Making this even more difficult is that bots that we know are bots will inherently feel like bots, and that bots will get blamed even more than humans for mistakes. When bots mimic human patterns of doing things that look crazy, the bot often looks crazy rather than realistic or human.
As an extreme example. if a person passes us an Ugin, we know that a human made a horrible mistake. Maybe someone didn’t see it, or misclicked, or is trying something weird. And we can be happy for our good fortune. If a bot passed it, as happened to Gerry Thompson on the first day of War of the Spark drafts, we get deeply confused and frustrated.
Same goes for everything else the bots do. Suddenly you have someone who interacted with the problem, and is therefore responsible for it, as per Copenhagen Interpretation of Ethics. Whereas if you leave the decisions to humans, they are free to be idiots or have their own quirky reasons. That’s a big reason people don’t like the bots. Another big one is consistency. The bots reliably do similar things in similar spots. You can predict easily which cards will wheel, and which cards one can pick up cheap, and those answers rarely change. It’s easy to construct decks that rely on the cards the bots don’t want, and reliably draft those decks.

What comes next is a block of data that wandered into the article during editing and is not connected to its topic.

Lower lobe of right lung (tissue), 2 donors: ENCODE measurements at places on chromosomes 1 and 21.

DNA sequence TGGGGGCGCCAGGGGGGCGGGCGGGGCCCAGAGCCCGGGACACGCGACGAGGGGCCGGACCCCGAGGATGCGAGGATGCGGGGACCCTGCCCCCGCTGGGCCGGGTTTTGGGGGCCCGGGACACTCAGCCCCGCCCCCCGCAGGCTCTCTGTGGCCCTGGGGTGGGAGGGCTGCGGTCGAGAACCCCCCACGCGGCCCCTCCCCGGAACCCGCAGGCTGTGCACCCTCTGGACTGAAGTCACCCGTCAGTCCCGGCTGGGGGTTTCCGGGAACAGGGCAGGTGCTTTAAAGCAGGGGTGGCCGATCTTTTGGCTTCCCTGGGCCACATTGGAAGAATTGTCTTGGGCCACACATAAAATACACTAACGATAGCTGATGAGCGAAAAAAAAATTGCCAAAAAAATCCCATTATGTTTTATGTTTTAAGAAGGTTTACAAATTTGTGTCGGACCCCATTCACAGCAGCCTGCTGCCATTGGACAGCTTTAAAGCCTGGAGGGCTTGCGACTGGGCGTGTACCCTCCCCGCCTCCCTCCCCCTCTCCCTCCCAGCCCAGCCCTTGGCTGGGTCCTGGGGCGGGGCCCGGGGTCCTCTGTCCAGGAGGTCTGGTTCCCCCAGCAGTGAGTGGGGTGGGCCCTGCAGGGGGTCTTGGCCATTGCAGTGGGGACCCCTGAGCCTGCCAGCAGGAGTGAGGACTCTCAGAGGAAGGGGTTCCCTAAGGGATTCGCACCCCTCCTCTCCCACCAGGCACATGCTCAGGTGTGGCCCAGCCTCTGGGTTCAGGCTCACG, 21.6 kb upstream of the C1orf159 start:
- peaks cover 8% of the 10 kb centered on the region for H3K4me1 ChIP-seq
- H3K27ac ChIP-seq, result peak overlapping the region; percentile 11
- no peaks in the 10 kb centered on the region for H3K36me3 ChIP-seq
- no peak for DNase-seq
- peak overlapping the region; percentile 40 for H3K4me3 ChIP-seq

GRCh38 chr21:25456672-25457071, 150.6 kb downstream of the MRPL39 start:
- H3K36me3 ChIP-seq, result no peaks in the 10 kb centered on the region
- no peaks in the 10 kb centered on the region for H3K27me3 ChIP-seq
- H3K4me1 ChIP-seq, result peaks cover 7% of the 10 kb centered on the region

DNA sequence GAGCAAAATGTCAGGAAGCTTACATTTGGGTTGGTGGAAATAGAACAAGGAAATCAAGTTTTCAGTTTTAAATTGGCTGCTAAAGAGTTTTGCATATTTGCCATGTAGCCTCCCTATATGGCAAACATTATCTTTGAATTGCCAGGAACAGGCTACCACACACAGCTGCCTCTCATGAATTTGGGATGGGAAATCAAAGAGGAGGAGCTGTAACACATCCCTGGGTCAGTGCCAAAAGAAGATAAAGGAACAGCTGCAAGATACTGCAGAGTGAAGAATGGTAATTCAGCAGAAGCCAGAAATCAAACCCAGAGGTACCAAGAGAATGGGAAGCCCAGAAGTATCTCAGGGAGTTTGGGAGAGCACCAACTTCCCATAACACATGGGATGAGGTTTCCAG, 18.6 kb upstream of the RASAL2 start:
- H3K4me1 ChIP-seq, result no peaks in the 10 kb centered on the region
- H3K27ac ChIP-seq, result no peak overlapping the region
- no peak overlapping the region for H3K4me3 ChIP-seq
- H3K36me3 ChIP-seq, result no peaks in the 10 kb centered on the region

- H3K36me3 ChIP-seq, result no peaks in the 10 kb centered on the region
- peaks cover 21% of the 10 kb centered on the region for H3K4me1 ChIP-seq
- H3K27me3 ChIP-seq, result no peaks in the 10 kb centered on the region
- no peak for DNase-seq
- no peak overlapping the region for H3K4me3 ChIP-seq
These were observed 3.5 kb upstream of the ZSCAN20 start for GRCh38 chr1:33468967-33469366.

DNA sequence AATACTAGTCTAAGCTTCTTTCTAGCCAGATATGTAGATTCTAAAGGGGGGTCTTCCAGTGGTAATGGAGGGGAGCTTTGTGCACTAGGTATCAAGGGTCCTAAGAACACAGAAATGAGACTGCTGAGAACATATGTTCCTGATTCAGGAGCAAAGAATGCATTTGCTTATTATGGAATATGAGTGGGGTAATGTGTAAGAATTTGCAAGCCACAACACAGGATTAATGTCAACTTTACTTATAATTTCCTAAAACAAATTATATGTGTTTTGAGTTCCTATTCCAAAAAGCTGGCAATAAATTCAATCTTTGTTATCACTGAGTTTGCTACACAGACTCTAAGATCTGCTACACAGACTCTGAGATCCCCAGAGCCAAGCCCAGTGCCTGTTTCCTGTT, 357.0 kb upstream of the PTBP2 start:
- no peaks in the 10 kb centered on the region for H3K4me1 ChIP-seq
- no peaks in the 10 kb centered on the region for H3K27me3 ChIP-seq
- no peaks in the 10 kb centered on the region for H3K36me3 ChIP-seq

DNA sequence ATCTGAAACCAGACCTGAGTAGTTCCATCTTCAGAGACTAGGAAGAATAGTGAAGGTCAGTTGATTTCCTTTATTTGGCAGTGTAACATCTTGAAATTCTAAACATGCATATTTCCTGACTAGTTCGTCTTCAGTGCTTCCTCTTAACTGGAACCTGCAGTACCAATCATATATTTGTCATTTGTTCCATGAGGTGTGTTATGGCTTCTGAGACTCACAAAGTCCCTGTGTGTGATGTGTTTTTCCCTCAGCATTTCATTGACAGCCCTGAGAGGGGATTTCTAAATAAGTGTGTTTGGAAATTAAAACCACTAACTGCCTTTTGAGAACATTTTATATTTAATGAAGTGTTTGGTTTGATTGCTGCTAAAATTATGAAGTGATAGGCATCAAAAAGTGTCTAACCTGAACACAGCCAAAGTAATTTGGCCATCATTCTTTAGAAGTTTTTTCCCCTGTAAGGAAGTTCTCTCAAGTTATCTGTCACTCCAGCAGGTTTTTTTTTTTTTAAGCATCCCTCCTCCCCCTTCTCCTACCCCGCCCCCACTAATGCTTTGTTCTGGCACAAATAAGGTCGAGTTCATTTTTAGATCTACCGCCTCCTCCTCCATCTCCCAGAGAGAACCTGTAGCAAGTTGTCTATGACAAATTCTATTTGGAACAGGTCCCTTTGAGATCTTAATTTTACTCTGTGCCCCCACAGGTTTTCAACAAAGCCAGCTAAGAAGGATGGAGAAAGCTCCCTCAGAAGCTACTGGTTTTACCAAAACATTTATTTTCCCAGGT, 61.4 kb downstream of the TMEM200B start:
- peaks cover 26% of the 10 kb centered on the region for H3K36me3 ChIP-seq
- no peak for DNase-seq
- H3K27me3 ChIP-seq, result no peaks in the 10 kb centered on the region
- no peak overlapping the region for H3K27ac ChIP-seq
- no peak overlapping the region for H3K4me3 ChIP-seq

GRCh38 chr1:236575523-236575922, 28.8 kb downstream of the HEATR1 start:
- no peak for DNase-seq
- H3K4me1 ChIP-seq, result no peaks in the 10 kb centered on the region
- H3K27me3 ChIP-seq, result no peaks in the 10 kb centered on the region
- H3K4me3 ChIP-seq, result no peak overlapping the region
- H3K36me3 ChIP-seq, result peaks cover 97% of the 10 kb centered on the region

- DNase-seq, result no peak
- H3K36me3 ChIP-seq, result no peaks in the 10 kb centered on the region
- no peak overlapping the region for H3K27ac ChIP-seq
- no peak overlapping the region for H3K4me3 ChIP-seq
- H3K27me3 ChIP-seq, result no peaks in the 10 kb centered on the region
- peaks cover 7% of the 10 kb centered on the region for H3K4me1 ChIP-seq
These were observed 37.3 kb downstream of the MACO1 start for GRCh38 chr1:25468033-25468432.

Always drafting three of the same set makes this that much more reliable – I know what the market research says, but I miss two-set and three-set drafting. Alas.
This leads to three broad conclusions.
First, humans really are better than bots even if the bots were as good or better at drafting real decks and/or strong cards. So we should use human drafters wherever possible. Humans inherently have understandable logic but also variation and unpredictability, and are viewed as their own agents rather than part of a blameworthy system. We can cry over how this is unfair, or we can accept that bots will be held to a higher and more complex standard than we would like. This means, among other things, making sure that certain crazy things do not happen with bots, even if they happen in real life.